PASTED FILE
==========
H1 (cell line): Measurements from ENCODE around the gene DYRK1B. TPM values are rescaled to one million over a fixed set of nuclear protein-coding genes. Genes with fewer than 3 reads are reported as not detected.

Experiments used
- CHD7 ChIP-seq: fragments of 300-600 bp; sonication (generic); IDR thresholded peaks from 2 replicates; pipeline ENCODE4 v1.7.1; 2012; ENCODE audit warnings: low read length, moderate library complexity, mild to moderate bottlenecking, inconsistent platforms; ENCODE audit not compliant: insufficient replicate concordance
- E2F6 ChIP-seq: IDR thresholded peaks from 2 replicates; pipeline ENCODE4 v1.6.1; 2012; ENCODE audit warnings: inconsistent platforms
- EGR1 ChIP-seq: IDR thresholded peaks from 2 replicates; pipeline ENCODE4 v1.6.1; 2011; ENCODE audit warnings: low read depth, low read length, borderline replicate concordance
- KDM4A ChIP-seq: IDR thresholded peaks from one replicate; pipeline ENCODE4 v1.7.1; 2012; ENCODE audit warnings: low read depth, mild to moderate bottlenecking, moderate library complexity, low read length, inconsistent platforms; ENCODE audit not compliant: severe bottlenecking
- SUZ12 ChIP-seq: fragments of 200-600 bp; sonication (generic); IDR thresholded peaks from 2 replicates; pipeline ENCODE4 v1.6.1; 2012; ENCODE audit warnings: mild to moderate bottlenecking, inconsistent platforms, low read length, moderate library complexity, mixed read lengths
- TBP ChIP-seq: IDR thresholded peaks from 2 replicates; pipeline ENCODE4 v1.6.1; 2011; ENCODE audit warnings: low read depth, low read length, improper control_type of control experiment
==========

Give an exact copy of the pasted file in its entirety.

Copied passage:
H1 (cell line): Measurements from ENCODE around the gene DYRK1B. TPM values are rescaled to one million over a fixed set of nuclear protein-coding genes. Genes with fewer than 3 reads are reported as not detected.

Experiments used
- CHD7 ChIP-seq: fragments of 300-600 bp; sonication (generic); IDR thresholded peaks from 2 replicates; pipeline ENCODE4 v1.7.1; 2012; ENCODE audit warnings: low read length, moderate library complexity, mild to moderate bottlenecking, inconsistent platforms; ENCODE audit not compliant: insufficient replicate concordance
- E2F6 ChIP-seq: IDR thresholded peaks from 2 replicates; pipeline ENCODE4 v1.6.1; 2012; ENCODE audit warnings: inconsistent platforms
- EGR1 ChIP-seq: IDR thresholded peaks from 2 replicates; pipeline ENCODE4 v1.6.1; 2011; ENCODE audit warnings: low read depth, low read length, borderline replicate concordance
- KDM4A ChIP-seq: IDR thresholded peaks from one replicate; pipeline ENCODE4 v1.7.1; 2012; ENCODE audit warnings: low read depth, mild to moderate bottlenecking, moderate library complexity, low read length, inconsistent platforms; ENCODE audit not compliant: severe bottlenecking
- SUZ12 ChIP-seq: fragments of 200-600 bp; sonication (generic); IDR thresholded peaks from 2 replicates; pipeline ENCODE4 v1.6.1; 2012; ENCODE audit warnings: mild to moderate bottlenecking, inconsistent platforms, low read length, moderate library complexity, mixed read lengths
- TBP ChIP-seq: IDR thresholded peaks from 2 replicates; pipeline ENCODE4 v1.6.1; 2011; ENCODE audit warnings: low read depth, low read length, improper control_type of control experiment